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NOTICE The text of this opinion can be corrected before the opinion is published in the Pacific Reporter. Readers are encouraged to bring typographical or other formal errors to the attention of the Clerk of the Appellate Courts: 303 K Street, Anchorage, Alaska 99501 Fax: (907) 264-0878 E-mail: email@example.com IN THE COURT OF APPEALS OF THE STATE OF ALASKA B.F.L., a minor, Appellant, Court of Appeals No. A-10468 Trial Court No. 3AN-08-256 DL v. STATE OF ALASKA, O P I N I O N Appellee. End of Caption No. 2267 June 11, 2010 Appeal from the Superior Court, Third Judi cial District, Anchorage, Eric A. Aarseth, Judge. Appearances: Renee McFarland, Assistant Public Defender, and Quinlan Steiner, Public Defender, Anchorage, for the Appellant. Joan M. Wilson, Assistant District Attorney, Anchorage, and Daniel S. Sullivan, Attorney General, Juneau, for the Appellee. Before: Coats, Chief Judge, and Mannheimer and Bolger, Judges. MANNHEIMER, Judge. B.F.L., a minor, appeals the superior courts order committing him to the
|custody of the Department of Health and Social Services pursuant to AS 47.12.120(b||)(1||) in other words, an order that allows the Department to place B.F.L. in a juvenile detention facility. B.F.L. argues that the superior court failed to adequately consider the feasibility of a disposition under either subsection 120(b||)(2||) or subsection 120(b||)(3||) of the statute that is, a disposition that would have limited the Department to placing B.F.L. in non-detention facilities.|
|As we describe in this opinion, B.F.L. has a history of repeated failures both on probation and in non-detention placements. In addition, B.F.L. has demonstrated resistance to needed mental health treatment and medication. These factors provide ample basis for the superior courts decision to allow the Department to place B.F.L. in a detention facility.|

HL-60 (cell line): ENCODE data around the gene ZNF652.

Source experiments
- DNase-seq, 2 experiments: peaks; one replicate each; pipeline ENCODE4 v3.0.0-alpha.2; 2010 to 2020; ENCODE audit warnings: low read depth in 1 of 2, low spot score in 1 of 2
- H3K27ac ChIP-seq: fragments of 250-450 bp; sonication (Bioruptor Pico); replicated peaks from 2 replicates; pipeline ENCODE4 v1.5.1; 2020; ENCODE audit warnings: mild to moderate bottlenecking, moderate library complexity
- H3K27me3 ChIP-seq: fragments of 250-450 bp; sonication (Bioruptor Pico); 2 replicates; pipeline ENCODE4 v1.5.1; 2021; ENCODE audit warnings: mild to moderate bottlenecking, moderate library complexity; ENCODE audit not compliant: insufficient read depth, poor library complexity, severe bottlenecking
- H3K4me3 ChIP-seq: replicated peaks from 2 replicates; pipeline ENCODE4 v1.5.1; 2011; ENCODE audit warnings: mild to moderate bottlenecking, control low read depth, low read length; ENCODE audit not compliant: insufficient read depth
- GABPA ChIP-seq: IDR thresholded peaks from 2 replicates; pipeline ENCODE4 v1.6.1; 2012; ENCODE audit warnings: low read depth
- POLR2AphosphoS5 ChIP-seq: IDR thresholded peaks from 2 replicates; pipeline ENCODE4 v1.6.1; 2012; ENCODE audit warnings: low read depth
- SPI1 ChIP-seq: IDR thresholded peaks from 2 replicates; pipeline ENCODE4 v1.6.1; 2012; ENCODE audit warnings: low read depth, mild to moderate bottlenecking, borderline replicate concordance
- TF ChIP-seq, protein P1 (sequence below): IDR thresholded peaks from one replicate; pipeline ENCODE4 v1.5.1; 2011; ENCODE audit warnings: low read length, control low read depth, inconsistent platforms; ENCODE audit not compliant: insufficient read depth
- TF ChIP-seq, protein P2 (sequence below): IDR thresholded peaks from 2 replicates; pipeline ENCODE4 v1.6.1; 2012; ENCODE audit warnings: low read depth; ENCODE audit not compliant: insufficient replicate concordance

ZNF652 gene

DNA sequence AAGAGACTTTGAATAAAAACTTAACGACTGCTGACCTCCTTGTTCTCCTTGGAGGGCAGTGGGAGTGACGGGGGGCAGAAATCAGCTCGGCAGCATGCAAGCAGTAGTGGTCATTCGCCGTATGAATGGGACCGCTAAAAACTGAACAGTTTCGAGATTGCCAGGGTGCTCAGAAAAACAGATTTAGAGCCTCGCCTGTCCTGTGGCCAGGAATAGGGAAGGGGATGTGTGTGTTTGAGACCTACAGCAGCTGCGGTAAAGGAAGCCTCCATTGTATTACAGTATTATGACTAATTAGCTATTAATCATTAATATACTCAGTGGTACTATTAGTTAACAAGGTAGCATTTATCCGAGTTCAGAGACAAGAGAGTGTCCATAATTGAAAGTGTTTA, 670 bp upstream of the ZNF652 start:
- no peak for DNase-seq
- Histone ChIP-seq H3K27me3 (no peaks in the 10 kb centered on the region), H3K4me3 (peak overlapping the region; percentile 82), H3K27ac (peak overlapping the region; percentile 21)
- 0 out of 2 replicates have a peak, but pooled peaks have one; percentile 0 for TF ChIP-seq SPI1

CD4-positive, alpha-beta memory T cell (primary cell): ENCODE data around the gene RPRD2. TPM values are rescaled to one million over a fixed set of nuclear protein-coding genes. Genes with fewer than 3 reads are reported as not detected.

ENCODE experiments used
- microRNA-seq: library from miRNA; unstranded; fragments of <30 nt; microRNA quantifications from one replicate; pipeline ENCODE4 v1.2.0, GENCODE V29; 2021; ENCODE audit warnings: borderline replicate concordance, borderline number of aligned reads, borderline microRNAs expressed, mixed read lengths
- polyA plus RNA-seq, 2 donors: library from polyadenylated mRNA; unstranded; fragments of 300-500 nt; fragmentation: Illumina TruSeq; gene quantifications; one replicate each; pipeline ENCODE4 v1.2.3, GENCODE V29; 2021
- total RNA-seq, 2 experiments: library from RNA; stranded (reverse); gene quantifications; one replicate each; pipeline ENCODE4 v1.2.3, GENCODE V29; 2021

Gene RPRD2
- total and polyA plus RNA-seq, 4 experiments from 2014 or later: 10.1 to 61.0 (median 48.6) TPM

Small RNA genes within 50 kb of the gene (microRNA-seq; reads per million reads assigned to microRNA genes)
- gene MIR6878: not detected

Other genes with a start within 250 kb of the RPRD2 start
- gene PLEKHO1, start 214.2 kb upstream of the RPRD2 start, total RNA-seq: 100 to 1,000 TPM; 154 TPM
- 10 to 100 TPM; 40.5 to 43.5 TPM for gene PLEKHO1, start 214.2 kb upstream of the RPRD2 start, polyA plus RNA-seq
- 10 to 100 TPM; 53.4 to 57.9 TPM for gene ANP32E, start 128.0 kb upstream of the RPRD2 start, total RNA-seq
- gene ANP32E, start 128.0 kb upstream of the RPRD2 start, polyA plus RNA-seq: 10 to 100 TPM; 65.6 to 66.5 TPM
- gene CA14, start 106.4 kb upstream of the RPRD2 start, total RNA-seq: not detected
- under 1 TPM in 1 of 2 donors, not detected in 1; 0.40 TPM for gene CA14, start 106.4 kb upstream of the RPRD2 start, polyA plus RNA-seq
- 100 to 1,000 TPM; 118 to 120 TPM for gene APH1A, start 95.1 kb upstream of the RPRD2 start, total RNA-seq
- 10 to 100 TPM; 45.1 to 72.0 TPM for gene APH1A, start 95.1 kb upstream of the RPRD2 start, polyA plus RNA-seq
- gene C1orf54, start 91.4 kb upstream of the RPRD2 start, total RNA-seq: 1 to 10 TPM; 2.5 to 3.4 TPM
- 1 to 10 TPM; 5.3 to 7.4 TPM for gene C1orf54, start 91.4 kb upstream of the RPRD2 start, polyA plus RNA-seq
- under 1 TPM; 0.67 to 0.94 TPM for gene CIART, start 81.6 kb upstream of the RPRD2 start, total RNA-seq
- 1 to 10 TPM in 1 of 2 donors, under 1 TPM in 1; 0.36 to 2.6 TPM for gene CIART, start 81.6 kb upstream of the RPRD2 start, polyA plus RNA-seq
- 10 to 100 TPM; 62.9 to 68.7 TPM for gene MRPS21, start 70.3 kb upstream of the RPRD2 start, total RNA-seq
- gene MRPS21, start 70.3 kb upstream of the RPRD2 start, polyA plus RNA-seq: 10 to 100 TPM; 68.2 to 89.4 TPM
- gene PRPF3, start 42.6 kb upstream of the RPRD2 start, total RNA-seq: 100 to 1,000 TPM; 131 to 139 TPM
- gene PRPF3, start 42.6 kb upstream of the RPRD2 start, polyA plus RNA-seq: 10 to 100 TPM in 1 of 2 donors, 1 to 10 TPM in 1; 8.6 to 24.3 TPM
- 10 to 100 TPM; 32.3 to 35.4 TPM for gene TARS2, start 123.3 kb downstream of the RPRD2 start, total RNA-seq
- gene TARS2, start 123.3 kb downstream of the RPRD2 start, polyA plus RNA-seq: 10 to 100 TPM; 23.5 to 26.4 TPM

B.F.L.s history within the juvenile justice system B.F.L.s history of juvenile delinquency began in the summer of 2006, just after he turned fifteen years old. The Department filed a delinquency petition charging him with second-degree burglary, fourth-degree criminal mischief, fourth-degree theft, and sixth- degree misconduct involving a controlled substance. In October 2006, B.F.L. admitted the burglary, theft, and criminal mischief charges. Because he was a first offender, the superior court held his delinquency adjudication in abeyance for six months, with the anticipation that if he demonstrated rehabilitative progress during these six months of informal probation, the delinquency case would be dismissed. As part of his informal probation, B.F.L. agreed to various conditions of conduct formulated by the Department. Among these conditions, B.F.L. agreed that he would attend school regularly, that he would live with his mother and follow the rules set by her, that he would keep in regular contact with the Departments juvenile probation office, and that he would not ingest illegal substances. One month after agreeing to these conditions, B.F.L. stopped going to school, and his mother reported that he was out of control. At about the same time, B.F.L. attempted to commit suicide. The superior court issued a warrant for B.F.L.s arrest; he was taken into custody on December 3, 2006 and placed at the Fairbanks Youth Facility. B.F.L. remained in pre-adjudication custody at the Fairbanks Youth Facility until March 8, 2007. On that date, the superior court rescinded the hold in abeyance agreement, and the superior court adjudicated B.F.L. a delinquent minor. In a delinquency proceeding, if the superior court decides to subject the minor to some level of ongoing government supervision, there are essentially three types of disposition available to the court under the provisions of AS 47.12.120(b). The least restrictive disposition is defined in subsection (b)(2) of the statute. Under this subsection, the court places the minor on probation (supervised by the Department), but releases the minor to the custody of parents, guardians, or other suitable persons. The next level of restriction is defined in subsection (b)(3) of the statute. Under this subsection, the court commits the minor to the custody of the Department, giving the Department the authority to release the minor to the custody of parents or guardians, or to place the minor in a foster home or any suitable non-detention residential facility. (Subsection (b)(5) of the statute, which authorizes the superior court to commit the minor to the custody of the Department for the specific purpose of placing the minor in an adventure- based education program, appears to be a more restricted variant of the commitment authority granted by subsection (b)(3).) The highest level of restriction is defined in subsection (b)(1) of the statute. Under this subsection, the court commits the minor to the custody of the Department, giving the Department the authority to make any placement it deems appropriate including placement in a detention facility. Both Alaska Delinquency Rule 11(e) and its companion statute, AS 47.12.140(2), specify that when the superior court chooses among the three dispositions defined in AS 47.12.120(b)(1) (b)(3), the court must impose the least restrictive alternative, given the rehabilitative needs of the minor and the need to protect the public. Delinquency Rule 11(e) also declares that the State bears the burden of proving by a preponderance of the evidence that the chosen disposition is the least restrictive alternative. In B.F.L.s case, the superior court concluded that a disposition under subsection (b)(2) was appropriate. That is, the court placed the minor on probation to the Department. As a special condition of probation, the court ordered B.F.L. to complete the residential treatment program offered by Alaska Childrens Services, but then B.F.L. was to be released to the custody of his sister in Idaho. B.F.L. began his treatment at Alaska Childrens Services, but in early July (that is, after about four months), he absconded from this residential program. B.F.L. remained at large for four days until he was arrested. When B.F.L. was arrested, the Department asked Alaska Childrens Services to re-admit B.F.L. into the treatment program, but Alaska Childrens Services refused. The staff at Alaska Childrens Services concluded that B.F.L.s behavior was too risky for the level of supervision that they could offer. B.F.L. remained in the Departments custody, first at the McLaughlin Youth Center and then at the Fairbanks Youth Facility, until the end of September 2007, when he was released to his father and flown to Anchorage for admission to the Alaska Military Youth Academy. In conjunction with this placement, B.F.L.s conditions of probation were modified to require successful completion of the Alaska Military Youth Academy. Two weeks after his admission to the Alaska Military Youth Academy, B.F.L. absconded. A bench warrant was issued for his arrest on October 16th, but this warrant remained unserved until November 1st when B.F.L. was arrested for vehicle theft. On December 6, 2007, the Department filed a new delinquency petition against B.F.L.. On January 16, 2008, B.F.L. admitted several of the allegations in this petition: that he committed first-degree vehicle theft, that he drove without a valid license, and that he failed to obey the rules of his placement. At this point, the Department asked the superior court to issue a disposition under subsection (b)(1) of the statute i.e., an order that would allow the Department to place B.F.L. in a detention setting. B.F.L. wrote a letter to the superior court, arguing against institutionalization. In this letter, B.F.L. told the judge: I have learned ways to deal with things and ways to avoid things. In the past[,] I have not really [taken] account [of] what I had to look forward [to,] because I didnt really think I had much[.] [B]ut now I see I have a whole life ahead of me[,] full of options[;] now I know what I have. I have a loving family who cares about me[.] I know now [that] I have what it takes to win[, or to] fail[,] but Im out to win ... . I dont see where further treatment or institution[alization] will benefit me in any way, [and] I believe I have the tools to win. B.F.L. asked the superior court to again release him to his sister in Idaho. B.F.L.s attorney submitted a mental health evaluation conducted by Moreen Fried, a clinical social worker. Ms. Fried concluded that B.F.L. likely suffered from bipolar disorder, based on his rapidly alternating moods [and] symptoms of mania and depression. Ms. Fried expressed concern that B.F.L.s father was apparently opposed to allowing B.F.L. to take psychotropic medication to treat this disorder, and she recommended that B.F.L. be placed in a residential treatment facility that could respond to, and treat, B.F.L.s psychiatric condition. Ms. Fried specifically recommended the residential treatment program at Alaska Childrens Services the place from which B.F.L. had earlier absconded. Indeed, the Department of Health and Social Services had already re-submitted B.F.L.s case to Alaska Childrens Services, asking them to evaluate his suitability for their program. Alaska Childrens Services concluded that B.F.L. was unsuitable for placement in their residential program. They recommended a locked-egress facility i.e., a detention facility for [B.F.L.s] safety. In March 2008, based on all of the foregoing, the superior court followed the Departments recommendation and issued a disposition order under subsection (b)(l) of the statute that is, an order that allowed the Department to place B.F.L. in a detention facility. However, the court told B.F.L. that if he took his medication as directed, and if he showed progress toward rehabilitation in the next four months, the court would be willing to consider amending the disposition order to a disposition under either subsection (b)(2) or (b)(3) of the statute. A little over three months later, on June 19, 2008, the Department submitted its review of B.F.L.s progress. According to the Departments report, by the second week of B.F.L.s institutionalization at the Fairbanks Youth Facility, he began resisting the rules of the facility and became verbally abusive and argumentative with [the] staff. One month into his treatment, B.F.L. was sent to the detention unit of the facility for engaging in a fight. One month later, B.F.L. slapped another resident. One of the Fairbanks Youth Facilitys mental health clinicians had evaluated B.F.L. and had confirmed Ms. Frieds earlier diagnosis of bipolar disorder. This clinician recommended continued treatment in a detention facility. In June and July, the superior court conducted its review hearings in B.F.L.s case. Despite the Departments recommendation that the court re-affirm its subsection (b)(1) disposition, the court amended the judgement to a subsection (b)(2) disposition that is, a probationary disposition and allowed B.F.L. to be released to live with his mother in Anchorage. (Because of this Anchorage placement, the superior court granted the Departments request for a change of venue in the delinquency proceeding, from Fairbanks to Anchorage.) Within weeks after the superior court released B.F.L. to his mother, B.F.L.s mother contacted the Department to report that B.F.L. was misbehaving and would often yell at his mother and her sister. Then, one week later, B.F.L. left his mothers home and did not return. On August 29th, the Department petitioned the superior court to revoke B.F.L.s probation. A little over two weeks later, on September 15th, B.F.L. was observed on the grounds of West High School in Anchorage. A school official who was familiar with B.F.L. attempted to talk to him, but B.F.L. ran away. B.F.L.s whereabouts remained unknown until October 26th. On that day, B.F.L. was arrested in Dillingham on charges of first- degree burglary and second-degree theft. B.F.L. was detained for a time on these Dillingham charges, but ultimately these new charges were dismissed and B.F.L. was returned to Anchorage to face probation revocation proceedings. B.F.L. admitted that he had violated his probation, but his attorney again argued against a subsection (b)(1) disposition. The defense attorney attributed B.F.L.s failure on probation to his mothers shortcomings. Specifically, the defense attorney alleged (1) that B.F.L.s mother knew where he was during the entire time that he was gone from her home; (2) that B.F.L. attempted to get counseling, but his mother told him that she did not have the time to help him; and (3) that B.F.L. repeatedly called his mother and asked her if he could return to school. The defense attorney asked the superior court to again release B.F.L. to the custody of a family member, under close supervision. In particular, B.F.L.s father, who lives in Two Rivers (a small town outside of Fairbanks) told the court that he was willing to have B.F.L. live with him. B.F.L.s disposition hearing was held in front of Childrens Master William Hitchcock over the course of three days in late February and early March 2009. The juvenile probation officer who appeared on behalf of the Department told the court that the Department was again seeking a subsection (b)(1) disposition because of B.F.L.s multiple failed placements in non-detention, residential settings, as well as B.F.L.s severe flight risk. Master Hitchcock agreed with the Departments assessment. Based on the record in B.F.L.s case, he concluded: [B.F.Ls] delinquent [behavior] ... stem[s] from mental health issues which have been amply diagnosed and identified by mental health clinicians during his time in Fairbanks. ... [T]hese evaluations reveal a very complex individual who has been consistently unable to manage his behavior within the restrictions imposed upon him through probation or institutional commitment. He exhibits a consistent pattern of temperamental outbursts and rages which place him time and time again in conflict with authority. Master Hitchcock then concluded, based on B.F.L.s behavior and these psychological evaluations, that the superior court should impose a subsection (b)(1) disposition that less restrictive alternatives would not meet B.F.L.s rehabilitative needs or provide the community sufficient protection from B.F.L.s criminal behavior. Master Hitchcock declared: [B.F.L.] needs to re-engage in a comprehensive youth correctional program before he turns 18. Society has a keen interest in this happening, else [B.F.L.] become yet another candidate for correctional placement as an adult. ... [He] is no longer a child; he will be an adult in four months. There is precious time left to change the future for [B.F.L.]. He is going to need help and support in making this happen. It is my recommendation that the institutional order be entered. These findings and this recommendation were reviewed and approved by Superior Court Judge Eric A. Aarseth on March 10, 2009. The test to be employed when evaluating the superior courts decision As we have already discussed, Alaska law requires the State to prove by a preponderance of the evidence that the particular type of disposition chosen by the superior court i.e., a disposition under subsection (b)(2), subsection (b)(3), or subsection (b)(1) of AS 47.12.120 is the least restrictive alternative that will satisfy the minors rehabilitative needs and protect the public. See AS 47.12.140(2) and Delinquency Rule 11(e). In his briefs to this Court, B.F.L. acknowledges that this is the test, but B.F.L. argues that further proof is needed before the superior court imposes a disposition under subsection (b)(1) i.e., a disposition that allows the Department to place the minor in a detention facility. B.F.L. relies heavily on something that this Court said in Matter of J.H., 758 P.2d 1287 (Alaska App. 1988). In J.H., this Court declared that, because [t]he goal of rehabilitation is always of paramount importance in childrens proceedings, there is a strong presumption against institutionalization ... in all but extreme cases. 758 P.2d at 1291, citing R.P. v. State, 718 P.2d 168, 169 n. 1 (Alaska App. 1986). Based on this passage from J.H., B.F.L. argues that the superior court should not have imposed a subsection (b)(1) disposition in his case, because his case is not extreme. The State argues that this passage from J.H. has been superseded by the Alaska Supreme Courts later enactment of Delinquency Rule 11(e) and the Alaska Legislatures later enactment of AS 47.12.140. Delinquency Rule 11(e) states that, to support a particular disposition [in a delinquency proceeding], ... the Department must prove by a preponderance of the evidence that the disposition is the least restrictive alternative appropriate to the needs of the juvenile and the protection of the community. And, in a similar vein, AS 47.12.140(2) defines the least restrictive alternative as that disposition [which] is no more restrictive than is ... conducive to the minors rehabilitation[,] taking into consideration the interests of the public. We believe that the State has the better of this argument. The statements that this Court made in J.H. concerning the proper disposition of delinquency proceedings were directly based on our earlier decision in R.P. v. State, 718 P.2d 168 (Alaska App. 1986). The problem that this Court confronted in R.P. was that, in 1986, Alaska law provided the same three alternative types of disposition in delinquency proceedings, but [u]nfortunately, the statute provide[d] little guidance for the [superior] court to use in choosing one alternative and rejecting the others. Id. at 169. In other words, there was no statute or court rule that provided a standard for choosing one type of disposition over another.1 To fill this legislative vacuum, this Court exercised its common-law power to announce a standard that would govern the superior courts choice of disposition: We therefore recognize the standards promulgated by the IJA-ABA Juvenile Justice Standards Project, Standards Relating to Dispositions (tentative draft 1977) ... . Under [these] Standards, the court must consider and reject less restrictive alternatives prior to imposition of more restrictive alternatives. Further, the state has the burden of proving that less restrictive alternatives are inappropriate by a preponderance of the evidence. See Standards, 2.1 and commentary at 34-35. The court must enter specific written findings why the less restrictive alternatives are inappropriate in a given case, and those findings must be supported by a preponderance of the evidence. Id. at 37-38. R.P., 718 P.2d at 169 (emphasis in the original). In an accompanying footnote (footnote 1), this Court declared that the goals of disposition in juvenile delinquency proceedings were different from the goals of sentencing in adult criminal proceedings. We stated: In adult criminal proceedings, the goal of rehabilitation is generally considered on equal footing with other sentencing goals. See State v. Chaney, 477 P.2d 441, 444 (Alaska 1970). However, in juvenile dispositions, the goal of rehabilitation is of paramount importance. See In re Aline D., ... 121 Cal.Rptr. 817, 536 P.2d 65, 70 ([Cal.] 1975). Consequently, to further the goal of rehabilitation, the IJA-ABA Standards create a presumption against coercively removing a child from his or her home in all but extreme cases. See Standards, 3.3 B at 61. For present purposes, the important thing to note about the preceding footnote is that, again, this Court was exercising our common-law power to declare the law in the absence of a governing statute or court rule. When we declared that the goal of rehabilitation is ... paramount in delinquency proceedings, we did not cite any Alaska statute or court rule; rather, we cited a decision of the California Supreme Court a decision that, of course, has no binding power in Alaska court proceedings. And when we declared that there was a presumption against coercively removing a child from his or her home in all but extreme cases, we cited the ABA Standards again, a non-binding source. In effect, this Court was saying that we were persuaded to adopt these standards as the law that would govern future Alaska delinquency proceedings. But after our decision in R.P., the supreme court enacted Delinquency Rule 11(e) and the legislature enacted AS 47.12.140. Between them, this court rule and this statute address the same issues that we addressed in R.P.: (a) defining the goals of a juvenile delinquency disposition; (b) specifying the test that the superior court must use when choosing among the types of disposition authorized by AS 47.12.120(b) (i.e., the least restrictive alternative test); and (c) identifying the burden of proof that applies to the question of which level of disposition is the least restrictive feasible alternative. Now that Alaska has a court rule and a statute that govern these matters, this court rule and this statute have replaced any contrary common-law rule that this Court announced in R.P. and J.H.. As we noted in Dominguez v. State, 181 P.3d 1111, 1114 (Alaska App. 2008), [W]hen a statute or court rule has been enacted for the purpose of governing a matter that was once governed by a common-law rule, the statute or court rule supersedes the common-law rule. Delinquency Rule 11(e) and AS 47.12.140 still embody a presumption against the involuntary removal of a minor from their home. Indeed, this presumption applies whether the proposed removal is to a non- detention facility under subsection (b)(3) or (b)(5) of AS 47.12.120 or to a detention facility under subsection (b)(1) of the statute. The presumption against involuntary removal is simply the legal corollary of the rule that the State must affirmatively prove that the superior courts chosen disposition is the least restrictive alternative. In effect, this burden of proof establishes a presumption that the superior court must impose a non-removal disposition (i.e., either or both of the dispositions defined in subsections (b)(2) and (b)(4) of the statute) unless the State proves otherwise. But Delinquency Rule 11(e) and AS 47.12.140(2) have superseded the portions of R.P. and J.H. where we declared that, in all but extreme cases, the superior court must refrain from coercively removing a child from his or her home under either AS 47.12.120(b)(3) or (b)(1). As this Court explained in footnote 1 of R.P., 718 P.2d at 169, this extreme cases limitation was based on the underlying premise that disposition decisions in delinquency proceedings were fundamentally different from disposition decisions in criminal cases, in that the paramount goal of a juvenile delinquency proceeding was rehabilitation of the minor, with all other goals (including protection of the public) having lesser importance. This underlying premise the premise that, in delinquency proceedings, the goal of rehabilitation is more important that any other goal is no longer true. Both AS 47.12.140(2) and Delinquency Rule 11(e) declare that there are two primary goals when choosing the proper disposition in a delinquency proceeding: the rehabilitative needs of the juvenile and the protection of the community. Moreover, Delinquency Rule 11(e) declares that, when the superior court selects the least restrictive alternative that will achieve these two goals, the governments burden of justifying a particular level of restriction is by a preponderance of the evidence. In other words, the government must show that, more likely than not, the selected disposition represents the least amount of restriction required to achieve the two goals of rehabilitation and protection of the public. To the extent that our references in R.P. and J.H. to extreme cases suggest that some higher burden of proof applies to a disposition under subsection (b)(3) or (b)(1) of AS 47.12.120, or that some additional factor must be proved to justify a disposition under (b)(3) or (b)(1) of the statute, we now disavow any such suggestion. Why we affirm the superior courts decision The remaining question is whether the record supports the superior courts conclusion that a disposition under subsection (b)(1) of the statute i.e., an order that allows the Department to place B.F.L. in any facility, including a detention facility is the least restrictive alternative that will satisfy the minors rehabilitative needs and protect the public. As we acknowledged in J.H., and again more recently in G.A.D. v. State, 865 P.2d 100 (Alaska App. 1993), the requirement of a least restrictive alternative disposition does not require that a child be allowed to fail at each successively more restrictive level of placement before placement in the next restrictive level may be made. G.A.D., 865 P.2d at 102 (quoting J.H., 758 P.2d at 1291). Rather, the superior court can authorize a detention placement whenever the State presents substantial evidence that lesser measures will likely fail to meet the twin goals of disposition specified in AS 47.12.140(2) and Delinquency Rule 11(e). G.A.D., 865 P.2d at 102; J.H., 758 P.2d at 1291-93. B.F.L.s case, however, does present an instance where the two lesser levels of restriction i.e., returning him to his parents home under conditions of probation, and placement at residential programs have been tried and have failed. As we explained in the first section of this opinion, B.F.L. was originally placed with his mother; when that didnt work, he was placed in the residential treatment program offered by Alaska Childrens Services. After B.F.L. absconded from that program, he was housed in a detention facility for several months, but B.F.L. persuaded the superior court to release him to the Alaska Military Youth Academy from which he absconded within a matter of weeks. This time, the superior court issued a disposition order under subsection (b)(1) of the statute that is, an order that allowed the Department to place B.F.L. in a detention facility. But several months later, B.F.L. succeeded in having the superior court amend that order to a subsection (b)(2) disposition that is, a probationary disposition that allowed B.F.L. to be released to live with his mother in Anchorage. Within weeks, B.F.L. absconded from this placement, and he remained at large for two months, until he was arrested for burglary and vehicle theft in Dillingham. This record provides substantial support for the superior courts conclusion that a detention disposition i.e., a disposition under subsection (b)(1) of the statute is the least restrictive alternative available. B.F.L. argues that his situation is more promising than it might appear, and that there is some reason to believe that he would be successful if he was released on probation and allowed to live with his father in Two Rivers. But as we explained in G.A.D., 865 P.2d at 104, our task as an appellate court is not to reweigh the evidence or see if it could possibly be interpreted in a different fashion. Rather, we must affirm the superior courts decision if it is supported by substantial evidence. Under the substantial evidence test, we must uphold the superior courts decision if the record contains evidence that a reasonable mind might accept as adequate to support the challenged conclusion. Y.J. v. State, 130 P.3d 954, 957 (Alaska App. 2006).2 Here, Master Hitchcock and Judge Aarseth could reasonably conclude that a disposition order under subsection (b)(1) was the least restrictive alternative that would satisfy the twin goals of rehabilitation and protection of the community. Accordingly, the judgement of the superior court is AFFIRMED. _______________________________ 1 In 1987 (the year after this Court issued our decision in R.P.), the supreme court enacted Delinquency Rule 11(e), which for the first time specified that to support a particular disposition [in a delinquency proceeding], ... the Department must prove by a preponderance of the evidence that the disposition is the least restrictive alternative appropriate to the needs of the juvenile and the protection of the community. See Supreme Court Order No. 845 (effective August 15, 1987). The corresponding statute, AS 47.12.140(2), was not enacted until 1996. See SLA 1996, ch. 59, 46. Prior to that time, the only statutory guidance or directive to the superior court was found in former AS 47.10.082 (Best interests of child and other considerations). That statute read: In making its dispositional order [in a delinquency proceeding,] the court shall consider the best interests of the child and the public. 2 Quoting Smith v. Sampson, 816 P.2d 902, 904 (Alaska 1991).